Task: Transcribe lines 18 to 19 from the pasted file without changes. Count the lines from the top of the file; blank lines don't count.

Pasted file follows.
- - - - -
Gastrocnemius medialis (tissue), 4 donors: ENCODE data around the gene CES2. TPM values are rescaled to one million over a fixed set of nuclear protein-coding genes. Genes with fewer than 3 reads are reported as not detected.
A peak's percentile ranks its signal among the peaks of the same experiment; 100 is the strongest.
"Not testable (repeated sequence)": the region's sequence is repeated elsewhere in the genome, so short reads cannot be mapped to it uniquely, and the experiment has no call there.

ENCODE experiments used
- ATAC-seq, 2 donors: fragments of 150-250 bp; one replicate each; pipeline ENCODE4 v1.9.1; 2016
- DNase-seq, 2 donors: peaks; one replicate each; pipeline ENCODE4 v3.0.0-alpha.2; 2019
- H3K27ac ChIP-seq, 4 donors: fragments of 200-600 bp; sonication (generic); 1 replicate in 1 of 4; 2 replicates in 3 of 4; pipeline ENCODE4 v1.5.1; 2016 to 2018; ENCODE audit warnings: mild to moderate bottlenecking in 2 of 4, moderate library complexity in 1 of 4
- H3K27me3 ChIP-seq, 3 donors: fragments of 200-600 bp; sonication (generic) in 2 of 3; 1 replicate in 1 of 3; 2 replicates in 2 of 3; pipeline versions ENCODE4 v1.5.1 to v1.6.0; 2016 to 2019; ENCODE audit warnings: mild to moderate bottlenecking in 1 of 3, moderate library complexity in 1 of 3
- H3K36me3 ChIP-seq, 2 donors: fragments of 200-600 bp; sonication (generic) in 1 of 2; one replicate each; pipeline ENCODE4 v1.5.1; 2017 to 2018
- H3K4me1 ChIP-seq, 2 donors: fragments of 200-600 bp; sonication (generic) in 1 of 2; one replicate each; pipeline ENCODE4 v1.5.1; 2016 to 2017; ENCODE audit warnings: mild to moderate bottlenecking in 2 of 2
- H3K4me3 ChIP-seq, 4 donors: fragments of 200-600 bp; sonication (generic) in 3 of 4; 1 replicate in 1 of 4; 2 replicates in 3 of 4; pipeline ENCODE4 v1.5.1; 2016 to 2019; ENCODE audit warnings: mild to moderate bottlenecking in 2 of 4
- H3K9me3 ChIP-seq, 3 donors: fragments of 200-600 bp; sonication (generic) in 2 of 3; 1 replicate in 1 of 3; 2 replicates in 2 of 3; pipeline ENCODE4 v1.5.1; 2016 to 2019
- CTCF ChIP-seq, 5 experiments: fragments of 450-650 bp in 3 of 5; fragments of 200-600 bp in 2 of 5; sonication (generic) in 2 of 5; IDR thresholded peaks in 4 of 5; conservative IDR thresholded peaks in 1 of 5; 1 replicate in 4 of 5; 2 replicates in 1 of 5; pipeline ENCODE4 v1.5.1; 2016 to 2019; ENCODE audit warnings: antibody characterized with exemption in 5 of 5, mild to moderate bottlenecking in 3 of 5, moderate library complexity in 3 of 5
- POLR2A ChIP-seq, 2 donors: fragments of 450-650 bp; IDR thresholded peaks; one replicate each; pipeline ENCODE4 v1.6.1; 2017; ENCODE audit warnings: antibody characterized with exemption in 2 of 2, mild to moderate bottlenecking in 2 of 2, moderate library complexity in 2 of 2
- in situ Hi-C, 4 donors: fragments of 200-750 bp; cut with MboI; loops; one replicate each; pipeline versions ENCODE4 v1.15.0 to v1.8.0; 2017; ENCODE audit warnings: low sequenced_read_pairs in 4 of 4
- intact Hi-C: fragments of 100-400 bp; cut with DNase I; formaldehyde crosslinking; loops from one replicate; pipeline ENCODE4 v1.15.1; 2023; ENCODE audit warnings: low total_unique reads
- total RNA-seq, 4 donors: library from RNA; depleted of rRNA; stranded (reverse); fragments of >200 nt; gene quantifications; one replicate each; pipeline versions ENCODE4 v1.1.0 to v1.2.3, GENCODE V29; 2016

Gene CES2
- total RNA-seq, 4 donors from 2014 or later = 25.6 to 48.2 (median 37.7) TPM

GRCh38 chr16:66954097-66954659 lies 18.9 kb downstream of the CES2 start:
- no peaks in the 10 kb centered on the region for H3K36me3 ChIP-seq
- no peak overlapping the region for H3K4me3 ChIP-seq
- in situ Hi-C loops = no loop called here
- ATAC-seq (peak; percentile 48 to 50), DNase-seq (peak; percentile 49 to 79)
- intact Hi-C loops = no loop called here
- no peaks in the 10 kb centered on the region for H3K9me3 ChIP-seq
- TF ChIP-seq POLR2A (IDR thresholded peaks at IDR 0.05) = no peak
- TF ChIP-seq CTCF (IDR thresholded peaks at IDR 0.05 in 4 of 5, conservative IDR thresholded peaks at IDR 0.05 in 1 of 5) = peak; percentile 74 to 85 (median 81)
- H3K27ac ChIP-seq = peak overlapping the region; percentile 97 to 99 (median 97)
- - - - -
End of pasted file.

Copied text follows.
Gene CES2
- total RNA-seq, 4 donors from 2014 or later = 25.6 to 48.2 (median 37.7) TPM